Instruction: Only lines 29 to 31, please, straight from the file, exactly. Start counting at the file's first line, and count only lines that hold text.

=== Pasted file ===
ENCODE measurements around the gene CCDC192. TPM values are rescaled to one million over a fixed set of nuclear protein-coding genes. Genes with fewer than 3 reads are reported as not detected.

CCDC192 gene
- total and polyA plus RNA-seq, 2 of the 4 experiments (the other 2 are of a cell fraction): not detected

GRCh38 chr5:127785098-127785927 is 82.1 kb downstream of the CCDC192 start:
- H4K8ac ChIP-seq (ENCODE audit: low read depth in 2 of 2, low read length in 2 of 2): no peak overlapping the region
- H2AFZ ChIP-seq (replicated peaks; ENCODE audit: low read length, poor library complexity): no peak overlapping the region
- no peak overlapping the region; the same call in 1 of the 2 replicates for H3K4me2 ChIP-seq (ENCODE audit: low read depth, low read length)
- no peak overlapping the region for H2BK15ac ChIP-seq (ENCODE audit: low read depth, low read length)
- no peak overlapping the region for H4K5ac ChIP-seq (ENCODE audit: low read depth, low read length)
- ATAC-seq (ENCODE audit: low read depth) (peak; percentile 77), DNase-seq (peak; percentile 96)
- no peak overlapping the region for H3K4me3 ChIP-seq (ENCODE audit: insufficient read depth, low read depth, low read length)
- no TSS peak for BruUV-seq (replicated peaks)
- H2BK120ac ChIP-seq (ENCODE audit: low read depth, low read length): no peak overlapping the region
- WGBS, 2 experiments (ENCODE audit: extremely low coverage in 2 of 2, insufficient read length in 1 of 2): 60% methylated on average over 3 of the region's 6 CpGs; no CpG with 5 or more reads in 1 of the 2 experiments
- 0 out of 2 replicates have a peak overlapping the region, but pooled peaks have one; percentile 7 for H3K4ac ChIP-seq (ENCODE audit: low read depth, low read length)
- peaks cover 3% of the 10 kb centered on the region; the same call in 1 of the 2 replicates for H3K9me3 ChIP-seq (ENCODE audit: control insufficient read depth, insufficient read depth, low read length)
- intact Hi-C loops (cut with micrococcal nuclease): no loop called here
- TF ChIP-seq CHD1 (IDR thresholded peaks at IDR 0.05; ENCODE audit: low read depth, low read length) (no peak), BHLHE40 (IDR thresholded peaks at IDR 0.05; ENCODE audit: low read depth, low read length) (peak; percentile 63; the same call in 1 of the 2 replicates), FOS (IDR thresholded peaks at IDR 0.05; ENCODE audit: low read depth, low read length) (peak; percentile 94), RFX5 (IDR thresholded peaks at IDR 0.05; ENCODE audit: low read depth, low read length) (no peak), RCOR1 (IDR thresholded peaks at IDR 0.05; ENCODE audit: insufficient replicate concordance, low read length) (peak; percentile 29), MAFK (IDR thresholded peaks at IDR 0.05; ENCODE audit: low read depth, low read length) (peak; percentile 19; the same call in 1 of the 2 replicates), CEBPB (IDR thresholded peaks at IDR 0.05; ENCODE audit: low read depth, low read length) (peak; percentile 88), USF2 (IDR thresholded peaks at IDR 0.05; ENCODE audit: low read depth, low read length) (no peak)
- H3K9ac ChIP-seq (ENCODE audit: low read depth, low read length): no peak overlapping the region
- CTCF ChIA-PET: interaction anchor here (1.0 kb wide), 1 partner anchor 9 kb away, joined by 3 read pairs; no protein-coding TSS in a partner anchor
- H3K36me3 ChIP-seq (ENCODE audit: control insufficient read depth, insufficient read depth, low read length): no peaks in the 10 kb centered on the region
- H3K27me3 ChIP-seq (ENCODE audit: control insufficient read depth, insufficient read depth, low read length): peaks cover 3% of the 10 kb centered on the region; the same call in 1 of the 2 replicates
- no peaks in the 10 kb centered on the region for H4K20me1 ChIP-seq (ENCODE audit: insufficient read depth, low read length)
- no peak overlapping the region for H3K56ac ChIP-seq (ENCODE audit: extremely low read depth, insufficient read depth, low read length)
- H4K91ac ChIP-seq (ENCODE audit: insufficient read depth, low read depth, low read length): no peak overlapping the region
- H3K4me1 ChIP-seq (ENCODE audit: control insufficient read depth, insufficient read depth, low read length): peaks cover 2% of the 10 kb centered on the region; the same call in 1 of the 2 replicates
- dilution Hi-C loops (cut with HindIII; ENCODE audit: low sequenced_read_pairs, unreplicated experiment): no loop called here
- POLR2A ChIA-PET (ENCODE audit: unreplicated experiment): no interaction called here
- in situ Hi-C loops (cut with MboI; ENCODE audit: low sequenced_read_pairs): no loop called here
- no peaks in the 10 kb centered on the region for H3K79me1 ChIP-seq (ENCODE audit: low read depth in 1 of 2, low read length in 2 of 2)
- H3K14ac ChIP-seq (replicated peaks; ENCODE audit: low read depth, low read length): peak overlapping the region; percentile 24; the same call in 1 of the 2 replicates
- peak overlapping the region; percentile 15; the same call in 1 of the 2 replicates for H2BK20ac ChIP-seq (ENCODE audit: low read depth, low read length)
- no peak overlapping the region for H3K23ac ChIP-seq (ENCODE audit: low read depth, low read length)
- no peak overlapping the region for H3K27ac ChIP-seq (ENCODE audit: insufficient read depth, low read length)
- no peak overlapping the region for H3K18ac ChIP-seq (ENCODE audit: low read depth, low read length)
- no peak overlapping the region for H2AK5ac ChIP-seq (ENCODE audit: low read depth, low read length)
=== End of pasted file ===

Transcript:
- in situ Hi-C loops (cut with MboI; ENCODE audit: low sequenced_read_pairs): no loop called here
- no peaks in the 10 kb centered on the region for H3K79me1 ChIP-seq (ENCODE audit: low read depth in 1 of 2, low read length in 2 of 2)
- H3K14ac ChIP-seq (replicated peaks; ENCODE audit: low read depth, low read length): peak overlapping the region; percentile 24; the same call in 1 of the 2 replicates